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it must be so with God in a more absolute sense. But God has set us in relations of love to Himself, his love for us being the basis and reason of our love for Him. Life has no higher end than to come into a conscious love of God. Grant now, for a moment, that this life is the end of all, what sorrow does God inflict upon Himself by allowing the objects of his love to perish ! Nay, what more than sorrow, what folly to train men to love, to lead them through years up to the point of mutual recognition and sympathy only to snuff them out of existence! What then are we but bubbles floating on the summer air of existence, reflecting for a few fleeting moments the image of our Creator, and bursting, destroy both ourselves and the image we reflect ! Why should love allow the end of what it loves ? If it cannot prevent the end why does it create ? It is as though a father should rear children till their love for him had bloomed into full sweetness, and then dig graves into which he thrusts them while their hearts are springing to his, and his name is trembling upon lips that he smothers with eternal dust. It is related of an Arab chief, whose laws forbade the rearing of his female offspring, that the only tears he ever shed, were when his daughter brushed the dust from his beard as he buried her in a living grave. But where are the tears of God as he thrusts back into eternal stillness the hands that are stretched out to Him in dying faith? If death ends life, what is this world but an ever-yawning grave in which the loving God buries his children with hopeless sorrow, mock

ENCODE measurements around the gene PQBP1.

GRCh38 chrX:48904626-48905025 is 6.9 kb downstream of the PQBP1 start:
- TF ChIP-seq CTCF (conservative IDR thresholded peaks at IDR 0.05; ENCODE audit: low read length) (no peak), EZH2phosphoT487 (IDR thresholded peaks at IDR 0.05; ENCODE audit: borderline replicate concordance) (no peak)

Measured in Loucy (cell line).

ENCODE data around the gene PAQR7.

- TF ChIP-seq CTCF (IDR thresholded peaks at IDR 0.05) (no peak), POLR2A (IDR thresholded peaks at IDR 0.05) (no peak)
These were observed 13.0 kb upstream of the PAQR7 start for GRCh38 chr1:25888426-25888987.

ing at once their love and hope, and every attribute of his own nature. Again we say, the logic of love upon the divine as upon the human side, is, there is no death. Divine as well as human love has but one symbol in language — forever.
The probabilities might be greatly multiplied. If stated in full, they would exhaust the whole nature of God and man. Immortality has been named “the great prophecy of reason,” — a phrase that is in itself an argument. We cannot look into ourselves without finding it. The belief is a part of the contents of human nature: take it away, and its most unifying bond is broken; it has no longer an order or a relation; the higher faculties are without function : eyes, but nothing to see ; hands, but nothing to lay hold of; feet, but no path to tread; wings, but no air to uphold them, and no heaven to fly into. To doubt immortality is to reverse instinct; to reject the loftiest verdict of reason ; to withhold from humanity its inspiration; to blast the only hope of mankind. It is a lapse, a regression; it crowds man back into his animal nature, and makes him a thing to eat and drink and perish. It cuts every strand that binds man to God, and destroys all conceptions of God. In place of the moral and spiritual truths that underlie and feed the life of society, it puts a creed of negation and despair:
“The pillared firmament but rottenness,
And earth's base built on stubble.” Let us be careful then how we allow ourselves to think on this subject except with the utmost solemnity and carefulness of thought. Let no presumptions against it stand till they have been tested and weighed by absolute knowledge. And let not the reasons for it be given up till we have some other theory of man and his destiny that shall clothe him with equal glory, and secure for him an equal blessedness; and if we cannot solve immortality as a problem, let us cherish it as a hope, holding that such a hope is better than the wisest perplexity.